• Some models have up to four indoor air handling units connected to one outdoor unit. This means the one outdoor unit can handle up to four rooms or zones. This depends on how much heating or cooling the structure or each zone needs.  As is always the case in HVAC , the amount of insulation, the climate, and other conditions of the envelope (structure) affects the heating or cooling capacity required.
  • Since each zone gets a separate thermostat, this gives more flexibility on comfort and ways to save energy.
  • Some models offer features for added humidity control and air filtration.

Considering Buying A Ductless Unit Online?
On their website for the Mr. Slim ductless Mitsubishi states that they do not authorize or provide warranty for the online retail selling of its Mr. Slim air-conditioning and heat pumps. The company gives a number of reasons, with the upshot being you are much more likely to be satisfied with the performance if the unit is sized and installed by a professional HVAC technician.  This is consistent with all our research and feedback.  Unlike the older window units or portable models, although they have no ducts, they still require the running of lines for coolant, drainage, etc., and they have to be charged with refrigerant. While reading the latest on this topic, we did notice some Mistubushi mini-splits being sold online. If you are considering buying a unit online and having it installed for you by a licensed technician, you should ask for a copy of the warranty to be sent to you before purchasing. From what we have consistently read and heard, you will be better off going through a local HVAC service company you trust for everything.

Brands Of Ductless AC and Heating Units

If you want to compare features, below are some of the leading manufacturers and brands.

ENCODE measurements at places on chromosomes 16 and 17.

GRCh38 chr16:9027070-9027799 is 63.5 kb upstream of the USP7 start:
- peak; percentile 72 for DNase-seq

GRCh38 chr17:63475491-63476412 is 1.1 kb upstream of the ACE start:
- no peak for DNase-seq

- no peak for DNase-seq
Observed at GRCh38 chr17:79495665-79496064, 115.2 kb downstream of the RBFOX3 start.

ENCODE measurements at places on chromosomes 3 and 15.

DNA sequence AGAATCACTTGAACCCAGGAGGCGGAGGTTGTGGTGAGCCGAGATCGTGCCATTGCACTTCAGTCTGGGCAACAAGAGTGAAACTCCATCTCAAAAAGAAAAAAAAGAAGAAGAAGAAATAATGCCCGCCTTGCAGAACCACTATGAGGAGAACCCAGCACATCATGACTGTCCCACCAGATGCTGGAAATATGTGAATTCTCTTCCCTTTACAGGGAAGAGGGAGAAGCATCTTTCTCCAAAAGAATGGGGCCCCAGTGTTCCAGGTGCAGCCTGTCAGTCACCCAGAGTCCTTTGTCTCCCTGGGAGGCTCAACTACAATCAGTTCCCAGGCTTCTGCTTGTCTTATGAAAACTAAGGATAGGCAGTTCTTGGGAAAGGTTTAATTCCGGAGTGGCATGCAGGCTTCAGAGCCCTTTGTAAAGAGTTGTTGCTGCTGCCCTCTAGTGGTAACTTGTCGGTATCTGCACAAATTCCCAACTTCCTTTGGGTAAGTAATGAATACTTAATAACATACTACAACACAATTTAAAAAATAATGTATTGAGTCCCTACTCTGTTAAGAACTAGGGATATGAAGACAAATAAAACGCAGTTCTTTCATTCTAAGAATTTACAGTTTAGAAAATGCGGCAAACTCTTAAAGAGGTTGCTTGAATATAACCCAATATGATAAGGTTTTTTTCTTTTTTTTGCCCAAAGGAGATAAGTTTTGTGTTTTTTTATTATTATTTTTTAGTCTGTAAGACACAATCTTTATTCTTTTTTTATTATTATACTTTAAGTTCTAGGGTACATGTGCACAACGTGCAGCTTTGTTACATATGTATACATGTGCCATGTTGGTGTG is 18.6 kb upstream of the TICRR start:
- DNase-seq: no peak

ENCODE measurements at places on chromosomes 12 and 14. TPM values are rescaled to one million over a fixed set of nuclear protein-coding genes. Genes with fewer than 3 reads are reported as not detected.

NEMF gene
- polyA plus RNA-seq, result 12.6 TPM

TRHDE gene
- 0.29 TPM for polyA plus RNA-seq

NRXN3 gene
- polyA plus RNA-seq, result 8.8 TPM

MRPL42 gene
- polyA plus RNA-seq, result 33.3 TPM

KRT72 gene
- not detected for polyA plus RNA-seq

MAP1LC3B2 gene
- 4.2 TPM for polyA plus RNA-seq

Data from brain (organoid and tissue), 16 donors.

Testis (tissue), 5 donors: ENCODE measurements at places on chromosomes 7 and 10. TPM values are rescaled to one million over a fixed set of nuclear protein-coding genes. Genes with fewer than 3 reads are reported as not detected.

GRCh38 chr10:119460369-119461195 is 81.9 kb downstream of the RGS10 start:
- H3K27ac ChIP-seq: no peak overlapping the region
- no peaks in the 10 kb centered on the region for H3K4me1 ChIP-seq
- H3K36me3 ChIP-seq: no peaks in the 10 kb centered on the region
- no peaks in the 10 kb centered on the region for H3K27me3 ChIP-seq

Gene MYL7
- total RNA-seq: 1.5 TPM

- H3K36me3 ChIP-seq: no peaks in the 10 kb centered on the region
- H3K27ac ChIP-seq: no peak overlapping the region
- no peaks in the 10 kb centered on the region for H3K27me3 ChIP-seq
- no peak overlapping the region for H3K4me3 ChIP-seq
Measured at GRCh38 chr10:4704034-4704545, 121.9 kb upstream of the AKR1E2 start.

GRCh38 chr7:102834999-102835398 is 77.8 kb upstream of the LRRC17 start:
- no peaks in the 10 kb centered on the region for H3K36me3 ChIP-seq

AmcorAire®
Comfort-Aire
Sanyo
Fredreich
Fujitsu
LG
Mitsubishi

Intital Cost vs. Lifetime Operating Costs

According to the U.S. Department of Energy, ductless equipment costs more per unit of cooling: 30% more than a central split system and 50% more than a window unit.  Of course, the absence of ductwork and future costs related to it (periodic checking for leaks, cleaning, and eventual replacement) must be factored in. Also, ductless units are available in some of the highest efficiency ratings that can be purchased.  The savings in energy costs will offset the higher initial cost.  To determine the extent of that offset, ask your professional installer for an estimate of the monthly and total cost of ownership over the projected life of the unit.

If you have an experience or other info to share regarding ductless units, send it to us and we will post it, so that all our readers can benefit.

Tax Credits to Make Homes and Buildings More Energy Efficient for Heating and A-C

Listening to National Public Radio yesterday, I heard a report that discussed the use of tax dollars to renovate schools to make them more energy efficient. Of course, this sounds like a good idea. A follow up search on Google delivered the Schools for Energy Efficiency website. According to this source, one-third of the energy currently being consumed in schools is not used efficiently, and annual energy usage for heating and air conditioning costs up to $250 per student. This means that schools spend more on energy for heating and A-C than on books and supplies!

A similar situation exists with home air conditioning and heating. The condition of the envelope of the home (windows, doors, insulation, vents and the parts of the home that interface with the outside environment) has a lot to do with how well any heating or A-C equipment will heat or cool inside. The federal government still has programs in place to help homeowners make energy efficiency improvements, and a good place to start reading about them is on the Energy Star website. There, we found the following statement:

Tax credits for these residential products, which had expired at the end of 2007, will now be available for improvements made during 2009. However, improvements made during 2008 are not eligible for a tax credit.

To learn more about these programs you should ask your tax advisor and a local heating and A-C contractor. They should know which federal, state or local programs are available in your area to offset some of the costs of home improvements for energy efficiency.

If you know of a good case history or other example of home or building renovations to save energy in your area, please tell us about them in a comment or email them to us.